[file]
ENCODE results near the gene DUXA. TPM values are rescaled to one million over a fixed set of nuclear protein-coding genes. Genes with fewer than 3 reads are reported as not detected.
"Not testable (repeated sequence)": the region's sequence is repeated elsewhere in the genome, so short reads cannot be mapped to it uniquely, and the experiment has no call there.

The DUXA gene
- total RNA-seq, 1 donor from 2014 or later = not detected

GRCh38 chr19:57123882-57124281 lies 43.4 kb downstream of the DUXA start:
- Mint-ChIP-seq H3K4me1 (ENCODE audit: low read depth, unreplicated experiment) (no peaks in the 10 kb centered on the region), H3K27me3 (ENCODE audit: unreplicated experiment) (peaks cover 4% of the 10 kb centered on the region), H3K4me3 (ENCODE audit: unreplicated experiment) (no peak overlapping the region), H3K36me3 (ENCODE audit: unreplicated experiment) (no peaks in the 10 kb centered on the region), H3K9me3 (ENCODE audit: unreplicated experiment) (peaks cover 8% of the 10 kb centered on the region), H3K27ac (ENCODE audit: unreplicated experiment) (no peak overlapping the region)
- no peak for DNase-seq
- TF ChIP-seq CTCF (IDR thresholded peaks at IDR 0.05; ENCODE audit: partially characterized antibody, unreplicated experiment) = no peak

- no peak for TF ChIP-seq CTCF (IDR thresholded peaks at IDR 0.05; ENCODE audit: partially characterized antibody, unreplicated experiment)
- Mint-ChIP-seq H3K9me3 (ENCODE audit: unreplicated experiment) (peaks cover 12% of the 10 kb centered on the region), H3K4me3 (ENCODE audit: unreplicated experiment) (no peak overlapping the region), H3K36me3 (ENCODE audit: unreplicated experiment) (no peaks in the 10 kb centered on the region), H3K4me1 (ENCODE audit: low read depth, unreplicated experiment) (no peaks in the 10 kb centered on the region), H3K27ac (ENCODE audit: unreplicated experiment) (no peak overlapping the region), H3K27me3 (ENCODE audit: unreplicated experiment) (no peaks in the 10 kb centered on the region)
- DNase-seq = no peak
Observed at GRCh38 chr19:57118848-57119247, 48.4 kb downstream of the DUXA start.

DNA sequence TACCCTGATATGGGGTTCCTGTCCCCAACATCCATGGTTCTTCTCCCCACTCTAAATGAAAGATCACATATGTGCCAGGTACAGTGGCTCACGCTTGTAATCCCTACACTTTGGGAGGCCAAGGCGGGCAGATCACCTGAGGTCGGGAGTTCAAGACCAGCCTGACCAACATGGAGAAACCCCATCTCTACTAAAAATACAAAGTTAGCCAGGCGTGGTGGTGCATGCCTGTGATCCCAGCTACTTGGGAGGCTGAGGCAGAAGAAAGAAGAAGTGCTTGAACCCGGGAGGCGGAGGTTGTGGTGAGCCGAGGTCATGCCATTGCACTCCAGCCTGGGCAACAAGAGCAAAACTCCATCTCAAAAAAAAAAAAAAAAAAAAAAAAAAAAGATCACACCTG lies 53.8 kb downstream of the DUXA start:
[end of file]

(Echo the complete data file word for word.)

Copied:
ENCODE results near the gene DUXA. TPM values are rescaled to one million over a fixed set of nuclear protein-coding genes. Genes with fewer than 3 reads are reported as not detected.
"Not testable (repeated sequence)": the region's sequence is repeated elsewhere in the genome, so short reads cannot be mapped to it uniquely, and the experiment has no call there.

The DUXA gene
- total RNA-seq, 1 donor from 2014 or later = not detected

GRCh38 chr19:57123882-57124281 lies 43.4 kb downstream of the DUXA start:
- Mint-ChIP-seq H3K4me1 (ENCODE audit: low read depth, unreplicated experiment) (no peaks in the 10 kb centered on the region), H3K27me3 (ENCODE audit: unreplicated experiment) (peaks cover 4% of the 10 kb centered on the region), H3K4me3 (ENCODE audit: unreplicated experiment) (no peak overlapping the region), H3K36me3 (ENCODE audit: unreplicated experiment) (no peaks in the 10 kb centered on the region), H3K9me3 (ENCODE audit: unreplicated experiment) (peaks cover 8% of the 10 kb centered on the region), H3K27ac (ENCODE audit: unreplicated experiment) (no peak overlapping the region)
- no peak for DNase-seq
- TF ChIP-seq CTCF (IDR thresholded peaks at IDR 0.05; ENCODE audit: partially characterized antibody, unreplicated experiment) = no peak

- no peak for TF ChIP-seq CTCF (IDR thresholded peaks at IDR 0.05; ENCODE audit: partially characterized antibody, unreplicated experiment)
- Mint-ChIP-seq H3K9me3 (ENCODE audit: unreplicated experiment) (peaks cover 12% of the 10 kb centered on the region), H3K4me3 (ENCODE audit: unreplicated experiment) (no peak overlapping the region), H3K36me3 (ENCODE audit: unreplicated experiment) (no peaks in the 10 kb centered on the region), H3K4me1 (ENCODE audit: low read depth, unreplicated experiment) (no peaks in the 10 kb centered on the region), H3K27ac (ENCODE audit: unreplicated experiment) (no peak overlapping the region), H3K27me3 (ENCODE audit: unreplicated experiment) (no peaks in the 10 kb centered on the region)
- DNase-seq = no peak
Observed at GRCh38 chr19:57118848-57119247, 48.4 kb downstream of the DUXA start.

DNA sequence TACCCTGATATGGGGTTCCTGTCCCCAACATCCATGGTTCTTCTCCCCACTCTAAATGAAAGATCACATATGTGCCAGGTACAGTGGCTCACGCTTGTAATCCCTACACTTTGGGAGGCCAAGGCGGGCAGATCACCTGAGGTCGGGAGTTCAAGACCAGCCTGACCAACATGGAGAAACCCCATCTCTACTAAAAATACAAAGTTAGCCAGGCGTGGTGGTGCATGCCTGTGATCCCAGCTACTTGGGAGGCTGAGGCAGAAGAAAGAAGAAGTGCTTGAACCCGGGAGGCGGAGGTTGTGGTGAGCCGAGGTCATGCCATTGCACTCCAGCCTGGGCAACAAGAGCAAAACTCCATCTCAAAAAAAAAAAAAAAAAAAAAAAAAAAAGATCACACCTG lies 53.8 kb downstream of the DUXA start: